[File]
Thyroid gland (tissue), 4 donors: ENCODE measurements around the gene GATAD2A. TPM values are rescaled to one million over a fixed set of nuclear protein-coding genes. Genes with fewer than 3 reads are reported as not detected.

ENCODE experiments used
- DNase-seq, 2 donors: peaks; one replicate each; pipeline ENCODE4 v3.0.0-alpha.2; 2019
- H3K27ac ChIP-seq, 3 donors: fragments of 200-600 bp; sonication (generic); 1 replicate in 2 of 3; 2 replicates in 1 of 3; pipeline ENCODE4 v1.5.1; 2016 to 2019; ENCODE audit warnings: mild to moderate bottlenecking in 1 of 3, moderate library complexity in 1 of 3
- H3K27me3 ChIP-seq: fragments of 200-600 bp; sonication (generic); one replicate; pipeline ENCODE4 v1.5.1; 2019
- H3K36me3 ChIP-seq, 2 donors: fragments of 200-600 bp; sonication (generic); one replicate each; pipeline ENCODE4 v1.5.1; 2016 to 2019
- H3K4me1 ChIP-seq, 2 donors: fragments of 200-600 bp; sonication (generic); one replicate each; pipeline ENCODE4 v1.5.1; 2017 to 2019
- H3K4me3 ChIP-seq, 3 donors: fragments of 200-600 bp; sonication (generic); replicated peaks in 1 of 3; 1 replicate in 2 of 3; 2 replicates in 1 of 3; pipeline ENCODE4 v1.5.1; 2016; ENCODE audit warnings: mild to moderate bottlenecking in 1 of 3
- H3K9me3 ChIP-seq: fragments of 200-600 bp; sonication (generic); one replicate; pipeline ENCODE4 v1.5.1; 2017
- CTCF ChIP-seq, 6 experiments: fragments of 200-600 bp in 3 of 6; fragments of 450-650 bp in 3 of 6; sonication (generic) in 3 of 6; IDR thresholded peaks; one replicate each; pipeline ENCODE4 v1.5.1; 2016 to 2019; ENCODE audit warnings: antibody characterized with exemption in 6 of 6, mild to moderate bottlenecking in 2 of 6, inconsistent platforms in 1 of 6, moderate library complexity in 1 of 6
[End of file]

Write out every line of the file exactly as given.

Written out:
Thyroid gland (tissue), 4 donors: ENCODE measurements around the gene GATAD2A. TPM values are rescaled to one million over a fixed set of nuclear protein-coding genes. Genes with fewer than 3 reads are reported as not detected.

ENCODE experiments used
- DNase-seq, 2 donors: peaks; one replicate each; pipeline ENCODE4 v3.0.0-alpha.2; 2019
- H3K27ac ChIP-seq, 3 donors: fragments of 200-600 bp; sonication (generic); 1 replicate in 2 of 3; 2 replicates in 1 of 3; pipeline ENCODE4 v1.5.1; 2016 to 2019; ENCODE audit warnings: mild to moderate bottlenecking in 1 of 3, moderate library complexity in 1 of 3
- H3K27me3 ChIP-seq: fragments of 200-600 bp; sonication (generic); one replicate; pipeline ENCODE4 v1.5.1; 2019
- H3K36me3 ChIP-seq, 2 donors: fragments of 200-600 bp; sonication (generic); one replicate each; pipeline ENCODE4 v1.5.1; 2016 to 2019
- H3K4me1 ChIP-seq, 2 donors: fragments of 200-600 bp; sonication (generic); one replicate each; pipeline ENCODE4 v1.5.1; 2017 to 2019
- H3K4me3 ChIP-seq, 3 donors: fragments of 200-600 bp; sonication (generic); replicated peaks in 1 of 3; 1 replicate in 2 of 3; 2 replicates in 1 of 3; pipeline ENCODE4 v1.5.1; 2016; ENCODE audit warnings: mild to moderate bottlenecking in 1 of 3
- H3K9me3 ChIP-seq: fragments of 200-600 bp; sonication (generic); one replicate; pipeline ENCODE4 v1.5.1; 2017
- CTCF ChIP-seq, 6 experiments: fragments of 200-600 bp in 3 of 6; fragments of 450-650 bp in 3 of 6; sonication (generic) in 3 of 6; IDR thresholded peaks; one replicate each; pipeline ENCODE4 v1.5.1; 2016 to 2019; ENCODE audit warnings: antibody characterized with exemption in 6 of 6, mild to moderate bottlenecking in 2 of 6, inconsistent platforms in 1 of 6, moderate library complexity in 1 of 6